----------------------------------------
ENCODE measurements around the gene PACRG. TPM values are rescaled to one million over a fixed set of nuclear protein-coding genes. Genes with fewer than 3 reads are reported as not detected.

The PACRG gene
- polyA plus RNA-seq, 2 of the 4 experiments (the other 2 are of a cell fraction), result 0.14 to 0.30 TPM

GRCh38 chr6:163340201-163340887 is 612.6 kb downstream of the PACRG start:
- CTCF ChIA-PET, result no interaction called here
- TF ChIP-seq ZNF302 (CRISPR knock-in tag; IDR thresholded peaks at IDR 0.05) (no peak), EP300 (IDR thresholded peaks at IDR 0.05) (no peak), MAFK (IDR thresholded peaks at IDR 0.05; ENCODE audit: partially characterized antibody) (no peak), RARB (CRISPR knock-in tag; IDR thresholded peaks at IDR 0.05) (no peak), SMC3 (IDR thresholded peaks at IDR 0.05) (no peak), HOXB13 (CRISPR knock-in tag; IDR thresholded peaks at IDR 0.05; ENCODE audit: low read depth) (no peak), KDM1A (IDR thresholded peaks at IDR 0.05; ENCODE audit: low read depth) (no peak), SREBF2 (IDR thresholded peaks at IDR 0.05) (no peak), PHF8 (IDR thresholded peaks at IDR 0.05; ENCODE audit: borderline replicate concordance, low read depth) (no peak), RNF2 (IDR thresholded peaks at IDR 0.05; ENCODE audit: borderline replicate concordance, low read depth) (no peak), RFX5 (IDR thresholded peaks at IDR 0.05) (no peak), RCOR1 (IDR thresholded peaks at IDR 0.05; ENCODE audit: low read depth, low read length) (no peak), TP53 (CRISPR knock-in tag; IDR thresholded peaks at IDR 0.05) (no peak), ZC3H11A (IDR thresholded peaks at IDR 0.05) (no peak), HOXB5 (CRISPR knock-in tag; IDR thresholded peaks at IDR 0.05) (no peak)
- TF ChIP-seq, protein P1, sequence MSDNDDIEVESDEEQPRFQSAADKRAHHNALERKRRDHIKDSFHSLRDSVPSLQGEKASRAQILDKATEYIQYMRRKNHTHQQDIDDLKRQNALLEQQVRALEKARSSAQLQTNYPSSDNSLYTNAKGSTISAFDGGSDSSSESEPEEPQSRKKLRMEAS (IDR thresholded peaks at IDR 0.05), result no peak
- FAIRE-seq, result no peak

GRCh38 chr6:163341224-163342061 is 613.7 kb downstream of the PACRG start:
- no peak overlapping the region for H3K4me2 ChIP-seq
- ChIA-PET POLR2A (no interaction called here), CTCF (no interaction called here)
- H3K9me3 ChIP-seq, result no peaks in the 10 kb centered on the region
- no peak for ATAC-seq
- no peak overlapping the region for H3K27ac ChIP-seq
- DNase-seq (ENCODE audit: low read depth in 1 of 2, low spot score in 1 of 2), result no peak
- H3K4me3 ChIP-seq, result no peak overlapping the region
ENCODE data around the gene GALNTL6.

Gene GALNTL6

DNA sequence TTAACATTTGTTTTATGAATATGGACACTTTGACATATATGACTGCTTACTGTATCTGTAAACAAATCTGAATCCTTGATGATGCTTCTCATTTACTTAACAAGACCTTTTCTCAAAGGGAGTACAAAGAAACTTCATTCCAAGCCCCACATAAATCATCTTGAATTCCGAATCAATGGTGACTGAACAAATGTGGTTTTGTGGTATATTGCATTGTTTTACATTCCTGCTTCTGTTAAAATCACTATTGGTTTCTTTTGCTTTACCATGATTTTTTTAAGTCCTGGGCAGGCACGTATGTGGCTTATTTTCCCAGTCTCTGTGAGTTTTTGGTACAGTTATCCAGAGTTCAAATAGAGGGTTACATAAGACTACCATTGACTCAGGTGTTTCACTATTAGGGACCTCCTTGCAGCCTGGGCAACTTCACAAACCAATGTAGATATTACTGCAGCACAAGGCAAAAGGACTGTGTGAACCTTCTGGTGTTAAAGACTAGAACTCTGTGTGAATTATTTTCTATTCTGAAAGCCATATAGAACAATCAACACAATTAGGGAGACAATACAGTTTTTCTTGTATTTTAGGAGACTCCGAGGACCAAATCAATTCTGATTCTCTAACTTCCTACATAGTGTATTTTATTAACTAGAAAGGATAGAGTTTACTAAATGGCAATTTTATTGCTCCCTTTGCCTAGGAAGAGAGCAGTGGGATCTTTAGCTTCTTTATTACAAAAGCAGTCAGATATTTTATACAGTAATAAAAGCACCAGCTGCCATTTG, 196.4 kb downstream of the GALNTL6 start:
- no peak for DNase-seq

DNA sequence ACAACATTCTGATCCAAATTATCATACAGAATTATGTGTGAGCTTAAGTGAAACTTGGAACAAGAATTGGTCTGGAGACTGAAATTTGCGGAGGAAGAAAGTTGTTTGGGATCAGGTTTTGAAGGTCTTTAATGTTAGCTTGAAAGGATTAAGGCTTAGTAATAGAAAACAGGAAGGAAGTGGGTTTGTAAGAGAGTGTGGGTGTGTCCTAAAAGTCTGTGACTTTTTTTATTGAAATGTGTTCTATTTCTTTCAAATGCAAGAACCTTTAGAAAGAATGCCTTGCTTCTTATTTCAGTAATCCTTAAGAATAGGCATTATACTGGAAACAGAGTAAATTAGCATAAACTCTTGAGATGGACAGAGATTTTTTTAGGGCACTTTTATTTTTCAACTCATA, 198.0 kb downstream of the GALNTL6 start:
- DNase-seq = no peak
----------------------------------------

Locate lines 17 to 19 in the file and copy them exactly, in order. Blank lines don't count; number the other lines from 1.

ENCODE data around the gene GALNTL6.

Gene GALNTL6

DNA sequence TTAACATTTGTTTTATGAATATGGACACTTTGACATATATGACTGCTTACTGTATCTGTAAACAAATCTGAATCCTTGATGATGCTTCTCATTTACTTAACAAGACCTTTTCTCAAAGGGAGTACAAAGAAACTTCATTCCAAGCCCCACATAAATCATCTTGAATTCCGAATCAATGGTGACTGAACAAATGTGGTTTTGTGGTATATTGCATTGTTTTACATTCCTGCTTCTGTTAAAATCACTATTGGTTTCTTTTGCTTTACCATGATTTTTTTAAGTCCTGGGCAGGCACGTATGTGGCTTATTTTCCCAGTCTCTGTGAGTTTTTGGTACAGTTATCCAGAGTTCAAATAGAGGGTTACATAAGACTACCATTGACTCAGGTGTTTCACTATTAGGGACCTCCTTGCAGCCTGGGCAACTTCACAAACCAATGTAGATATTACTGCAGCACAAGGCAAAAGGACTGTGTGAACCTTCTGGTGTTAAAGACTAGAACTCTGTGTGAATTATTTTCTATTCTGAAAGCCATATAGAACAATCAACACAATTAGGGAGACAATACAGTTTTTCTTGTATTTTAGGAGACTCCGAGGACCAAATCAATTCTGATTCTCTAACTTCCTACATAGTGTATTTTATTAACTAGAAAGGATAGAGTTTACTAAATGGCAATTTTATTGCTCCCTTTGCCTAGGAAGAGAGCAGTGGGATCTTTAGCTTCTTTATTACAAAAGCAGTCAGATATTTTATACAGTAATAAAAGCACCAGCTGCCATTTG, 196.4 kb downstream of the GALNTL6 start: